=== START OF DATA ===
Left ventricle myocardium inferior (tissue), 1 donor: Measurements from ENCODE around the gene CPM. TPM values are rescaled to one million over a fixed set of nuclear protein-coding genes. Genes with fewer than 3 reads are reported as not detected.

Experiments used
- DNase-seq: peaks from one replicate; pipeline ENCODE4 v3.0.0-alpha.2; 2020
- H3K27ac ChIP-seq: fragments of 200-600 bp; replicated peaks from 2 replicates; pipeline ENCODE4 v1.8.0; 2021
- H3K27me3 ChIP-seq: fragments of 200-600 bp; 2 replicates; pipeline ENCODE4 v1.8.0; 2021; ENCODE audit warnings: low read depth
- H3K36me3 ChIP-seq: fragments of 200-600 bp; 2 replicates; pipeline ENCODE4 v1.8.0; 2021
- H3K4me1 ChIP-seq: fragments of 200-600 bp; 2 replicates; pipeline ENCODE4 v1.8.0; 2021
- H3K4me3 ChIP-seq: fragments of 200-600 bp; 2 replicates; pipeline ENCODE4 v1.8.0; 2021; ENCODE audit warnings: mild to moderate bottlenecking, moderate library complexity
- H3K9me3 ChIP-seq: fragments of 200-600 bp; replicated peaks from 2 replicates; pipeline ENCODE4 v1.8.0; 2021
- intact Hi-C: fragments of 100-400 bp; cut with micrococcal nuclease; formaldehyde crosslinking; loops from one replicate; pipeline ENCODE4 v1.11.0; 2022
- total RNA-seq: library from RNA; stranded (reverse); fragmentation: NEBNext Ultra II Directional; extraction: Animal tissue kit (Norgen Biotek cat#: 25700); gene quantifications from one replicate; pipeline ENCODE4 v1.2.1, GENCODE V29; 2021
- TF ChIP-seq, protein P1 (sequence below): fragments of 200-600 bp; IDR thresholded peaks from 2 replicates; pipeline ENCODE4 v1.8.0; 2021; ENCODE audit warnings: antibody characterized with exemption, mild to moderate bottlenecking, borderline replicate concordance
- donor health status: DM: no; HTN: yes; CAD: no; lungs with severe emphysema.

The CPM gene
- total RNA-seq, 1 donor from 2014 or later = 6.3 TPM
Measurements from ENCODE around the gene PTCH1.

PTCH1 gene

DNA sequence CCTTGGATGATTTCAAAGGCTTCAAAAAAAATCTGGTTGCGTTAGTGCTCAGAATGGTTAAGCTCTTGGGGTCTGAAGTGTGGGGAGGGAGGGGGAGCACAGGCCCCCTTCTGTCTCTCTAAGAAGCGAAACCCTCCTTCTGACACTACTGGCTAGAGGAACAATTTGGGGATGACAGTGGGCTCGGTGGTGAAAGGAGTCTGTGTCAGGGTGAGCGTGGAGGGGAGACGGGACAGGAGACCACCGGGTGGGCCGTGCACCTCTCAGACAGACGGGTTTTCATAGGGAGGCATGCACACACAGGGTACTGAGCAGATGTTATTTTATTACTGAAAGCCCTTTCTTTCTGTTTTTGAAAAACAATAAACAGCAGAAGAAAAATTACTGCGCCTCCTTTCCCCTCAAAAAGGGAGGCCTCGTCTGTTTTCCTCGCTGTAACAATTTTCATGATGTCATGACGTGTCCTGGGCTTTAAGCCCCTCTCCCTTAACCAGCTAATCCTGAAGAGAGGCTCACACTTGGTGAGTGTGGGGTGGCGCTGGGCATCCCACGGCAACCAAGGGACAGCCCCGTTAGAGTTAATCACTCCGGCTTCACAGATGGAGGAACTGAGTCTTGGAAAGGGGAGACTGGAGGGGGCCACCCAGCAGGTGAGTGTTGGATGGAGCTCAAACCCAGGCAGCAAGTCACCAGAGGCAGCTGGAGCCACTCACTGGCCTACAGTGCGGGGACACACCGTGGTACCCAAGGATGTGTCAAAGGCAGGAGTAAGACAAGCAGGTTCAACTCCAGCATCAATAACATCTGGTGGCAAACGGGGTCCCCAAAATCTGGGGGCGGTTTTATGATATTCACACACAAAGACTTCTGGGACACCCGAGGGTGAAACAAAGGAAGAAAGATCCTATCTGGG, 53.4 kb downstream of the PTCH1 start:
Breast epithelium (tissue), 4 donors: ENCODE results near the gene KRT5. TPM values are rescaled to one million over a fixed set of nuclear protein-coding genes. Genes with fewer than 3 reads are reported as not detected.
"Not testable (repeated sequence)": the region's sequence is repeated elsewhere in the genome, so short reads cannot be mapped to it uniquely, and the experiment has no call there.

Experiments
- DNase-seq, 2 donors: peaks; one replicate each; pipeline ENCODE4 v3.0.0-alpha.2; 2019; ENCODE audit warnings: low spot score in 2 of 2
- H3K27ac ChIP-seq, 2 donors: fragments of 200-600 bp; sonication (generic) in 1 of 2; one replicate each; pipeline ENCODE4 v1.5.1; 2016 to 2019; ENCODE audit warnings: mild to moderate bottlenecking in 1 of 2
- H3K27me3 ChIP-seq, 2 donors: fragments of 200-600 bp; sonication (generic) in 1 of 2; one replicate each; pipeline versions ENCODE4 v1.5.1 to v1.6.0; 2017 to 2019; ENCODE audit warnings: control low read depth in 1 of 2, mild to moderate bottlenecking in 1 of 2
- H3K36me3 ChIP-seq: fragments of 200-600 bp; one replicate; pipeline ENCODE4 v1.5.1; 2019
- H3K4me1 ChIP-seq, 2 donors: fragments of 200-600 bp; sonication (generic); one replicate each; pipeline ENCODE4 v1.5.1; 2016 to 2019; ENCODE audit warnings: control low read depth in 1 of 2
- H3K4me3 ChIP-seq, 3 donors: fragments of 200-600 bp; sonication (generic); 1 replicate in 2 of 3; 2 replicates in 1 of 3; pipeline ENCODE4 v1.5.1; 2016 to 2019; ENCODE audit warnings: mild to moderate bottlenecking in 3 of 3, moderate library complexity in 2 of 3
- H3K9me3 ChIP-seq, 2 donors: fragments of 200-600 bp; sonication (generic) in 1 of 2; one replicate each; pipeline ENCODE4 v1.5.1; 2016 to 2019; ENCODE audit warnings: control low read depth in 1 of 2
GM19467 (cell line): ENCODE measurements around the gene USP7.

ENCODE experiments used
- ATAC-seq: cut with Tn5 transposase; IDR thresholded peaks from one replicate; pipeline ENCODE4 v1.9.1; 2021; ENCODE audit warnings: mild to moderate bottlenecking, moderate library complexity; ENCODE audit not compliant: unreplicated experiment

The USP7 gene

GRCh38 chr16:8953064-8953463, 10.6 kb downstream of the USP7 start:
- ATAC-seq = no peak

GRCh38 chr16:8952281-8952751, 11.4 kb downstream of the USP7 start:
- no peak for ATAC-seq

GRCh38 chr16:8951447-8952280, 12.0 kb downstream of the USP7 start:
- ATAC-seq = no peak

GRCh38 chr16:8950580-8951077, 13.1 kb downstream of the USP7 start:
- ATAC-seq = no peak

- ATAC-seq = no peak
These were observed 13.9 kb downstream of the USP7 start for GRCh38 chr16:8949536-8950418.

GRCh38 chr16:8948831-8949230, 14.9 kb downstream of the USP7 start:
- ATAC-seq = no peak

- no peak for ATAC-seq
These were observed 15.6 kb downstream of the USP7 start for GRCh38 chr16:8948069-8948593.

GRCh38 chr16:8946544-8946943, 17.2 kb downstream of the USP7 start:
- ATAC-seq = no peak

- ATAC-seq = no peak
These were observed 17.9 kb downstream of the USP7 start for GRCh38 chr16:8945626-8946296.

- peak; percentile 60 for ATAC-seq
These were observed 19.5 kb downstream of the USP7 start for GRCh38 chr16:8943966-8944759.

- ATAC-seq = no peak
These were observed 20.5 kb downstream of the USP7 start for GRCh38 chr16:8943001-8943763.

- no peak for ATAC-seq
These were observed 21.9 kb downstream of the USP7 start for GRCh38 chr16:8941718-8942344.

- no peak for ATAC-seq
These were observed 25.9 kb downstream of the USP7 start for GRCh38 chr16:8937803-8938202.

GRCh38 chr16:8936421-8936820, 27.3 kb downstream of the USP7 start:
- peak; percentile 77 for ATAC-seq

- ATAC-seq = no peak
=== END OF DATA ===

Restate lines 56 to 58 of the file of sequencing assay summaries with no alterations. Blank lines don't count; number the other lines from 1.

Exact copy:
These were observed 21.9 kb downstream of the USP7 start for GRCh38 chr16:8941718-8942344.

- no peak for ATAC-seq
These were observed 25.9 kb downstream of the USP7 start for GRCh38 chr16:8937803-8938202.